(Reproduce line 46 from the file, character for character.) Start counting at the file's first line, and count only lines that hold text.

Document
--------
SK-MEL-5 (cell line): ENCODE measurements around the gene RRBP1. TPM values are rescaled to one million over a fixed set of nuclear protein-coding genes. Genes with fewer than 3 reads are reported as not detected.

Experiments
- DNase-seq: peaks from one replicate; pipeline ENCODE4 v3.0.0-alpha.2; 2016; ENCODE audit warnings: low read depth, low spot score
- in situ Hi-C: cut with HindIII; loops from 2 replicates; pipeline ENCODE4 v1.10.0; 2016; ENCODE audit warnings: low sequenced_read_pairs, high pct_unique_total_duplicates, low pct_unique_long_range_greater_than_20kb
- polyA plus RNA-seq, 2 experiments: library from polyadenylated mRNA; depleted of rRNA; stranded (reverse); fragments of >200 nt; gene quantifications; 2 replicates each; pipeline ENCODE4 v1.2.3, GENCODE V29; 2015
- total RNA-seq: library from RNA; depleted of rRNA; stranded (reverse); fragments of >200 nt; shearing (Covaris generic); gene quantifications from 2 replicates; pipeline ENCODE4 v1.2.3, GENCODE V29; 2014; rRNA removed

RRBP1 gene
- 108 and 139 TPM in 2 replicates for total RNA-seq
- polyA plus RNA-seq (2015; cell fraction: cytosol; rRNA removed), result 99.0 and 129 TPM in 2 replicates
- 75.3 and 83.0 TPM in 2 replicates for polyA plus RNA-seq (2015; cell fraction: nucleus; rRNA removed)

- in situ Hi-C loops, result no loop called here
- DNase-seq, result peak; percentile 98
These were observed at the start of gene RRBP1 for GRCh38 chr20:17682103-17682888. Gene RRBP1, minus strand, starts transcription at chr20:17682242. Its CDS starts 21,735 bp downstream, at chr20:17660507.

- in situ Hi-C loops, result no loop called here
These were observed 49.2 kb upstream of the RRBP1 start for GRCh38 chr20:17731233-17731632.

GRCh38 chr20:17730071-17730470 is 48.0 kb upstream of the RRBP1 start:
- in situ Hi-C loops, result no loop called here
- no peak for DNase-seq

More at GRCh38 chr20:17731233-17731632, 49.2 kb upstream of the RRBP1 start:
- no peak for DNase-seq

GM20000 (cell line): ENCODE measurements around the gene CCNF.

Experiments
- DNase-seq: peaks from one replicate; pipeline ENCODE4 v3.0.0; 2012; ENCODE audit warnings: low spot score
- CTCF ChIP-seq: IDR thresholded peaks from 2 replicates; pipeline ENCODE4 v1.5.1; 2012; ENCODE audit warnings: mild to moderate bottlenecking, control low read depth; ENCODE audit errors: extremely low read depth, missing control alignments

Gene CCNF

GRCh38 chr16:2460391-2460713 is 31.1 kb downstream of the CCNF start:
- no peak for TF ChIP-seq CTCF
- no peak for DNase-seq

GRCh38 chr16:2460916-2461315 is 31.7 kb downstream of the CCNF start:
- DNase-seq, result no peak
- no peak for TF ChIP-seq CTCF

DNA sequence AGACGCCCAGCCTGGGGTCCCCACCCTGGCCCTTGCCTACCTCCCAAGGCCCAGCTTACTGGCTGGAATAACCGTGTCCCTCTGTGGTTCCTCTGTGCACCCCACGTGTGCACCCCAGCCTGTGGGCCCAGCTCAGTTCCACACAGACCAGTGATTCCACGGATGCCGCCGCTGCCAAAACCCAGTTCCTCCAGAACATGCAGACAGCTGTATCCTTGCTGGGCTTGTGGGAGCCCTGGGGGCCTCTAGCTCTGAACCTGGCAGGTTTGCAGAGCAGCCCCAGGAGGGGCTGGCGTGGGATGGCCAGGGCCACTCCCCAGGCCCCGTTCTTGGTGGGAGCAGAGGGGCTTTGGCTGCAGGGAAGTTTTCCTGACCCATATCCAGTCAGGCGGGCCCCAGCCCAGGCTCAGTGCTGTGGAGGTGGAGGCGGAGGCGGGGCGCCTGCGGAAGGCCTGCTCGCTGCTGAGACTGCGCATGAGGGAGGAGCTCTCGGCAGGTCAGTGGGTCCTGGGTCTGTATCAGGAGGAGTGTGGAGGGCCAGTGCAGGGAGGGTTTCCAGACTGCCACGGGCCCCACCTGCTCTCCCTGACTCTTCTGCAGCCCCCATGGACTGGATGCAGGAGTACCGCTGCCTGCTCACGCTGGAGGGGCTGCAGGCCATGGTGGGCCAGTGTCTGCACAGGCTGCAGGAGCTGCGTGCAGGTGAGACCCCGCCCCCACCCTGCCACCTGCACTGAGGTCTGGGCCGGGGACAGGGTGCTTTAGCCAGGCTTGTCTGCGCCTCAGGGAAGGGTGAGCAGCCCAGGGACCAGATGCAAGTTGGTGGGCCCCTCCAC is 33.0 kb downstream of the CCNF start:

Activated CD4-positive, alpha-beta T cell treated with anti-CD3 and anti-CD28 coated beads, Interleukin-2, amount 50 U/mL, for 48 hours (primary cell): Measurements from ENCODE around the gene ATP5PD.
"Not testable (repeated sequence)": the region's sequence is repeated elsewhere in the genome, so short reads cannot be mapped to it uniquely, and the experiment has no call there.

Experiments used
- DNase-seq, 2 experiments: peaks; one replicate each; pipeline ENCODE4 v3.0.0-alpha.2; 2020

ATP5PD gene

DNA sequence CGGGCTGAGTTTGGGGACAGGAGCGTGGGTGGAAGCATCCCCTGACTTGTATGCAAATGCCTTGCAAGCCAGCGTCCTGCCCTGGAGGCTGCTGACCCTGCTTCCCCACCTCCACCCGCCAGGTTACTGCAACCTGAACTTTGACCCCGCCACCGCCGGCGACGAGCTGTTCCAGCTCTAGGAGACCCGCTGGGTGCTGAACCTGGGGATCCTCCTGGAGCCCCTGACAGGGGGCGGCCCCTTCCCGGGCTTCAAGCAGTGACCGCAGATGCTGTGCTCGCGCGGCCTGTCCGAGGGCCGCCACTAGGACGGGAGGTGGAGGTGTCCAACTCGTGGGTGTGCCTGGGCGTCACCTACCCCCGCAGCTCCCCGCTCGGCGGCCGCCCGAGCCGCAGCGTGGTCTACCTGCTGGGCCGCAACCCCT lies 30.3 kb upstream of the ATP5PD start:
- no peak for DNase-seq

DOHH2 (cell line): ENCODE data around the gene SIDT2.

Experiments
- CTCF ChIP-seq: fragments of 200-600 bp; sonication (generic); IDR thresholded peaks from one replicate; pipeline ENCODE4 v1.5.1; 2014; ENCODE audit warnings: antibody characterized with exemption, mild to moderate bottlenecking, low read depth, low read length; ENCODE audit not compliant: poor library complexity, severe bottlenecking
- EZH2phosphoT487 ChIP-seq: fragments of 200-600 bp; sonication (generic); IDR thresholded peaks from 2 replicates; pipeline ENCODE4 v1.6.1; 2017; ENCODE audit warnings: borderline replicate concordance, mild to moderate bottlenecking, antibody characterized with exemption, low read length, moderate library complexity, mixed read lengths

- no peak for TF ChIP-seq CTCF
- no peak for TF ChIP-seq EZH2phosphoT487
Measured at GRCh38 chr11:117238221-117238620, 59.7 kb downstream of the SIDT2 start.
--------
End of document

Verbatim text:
Measured at GRCh38 chr11:117238221-117238620, 59.7 kb downstream of the SIDT2 start.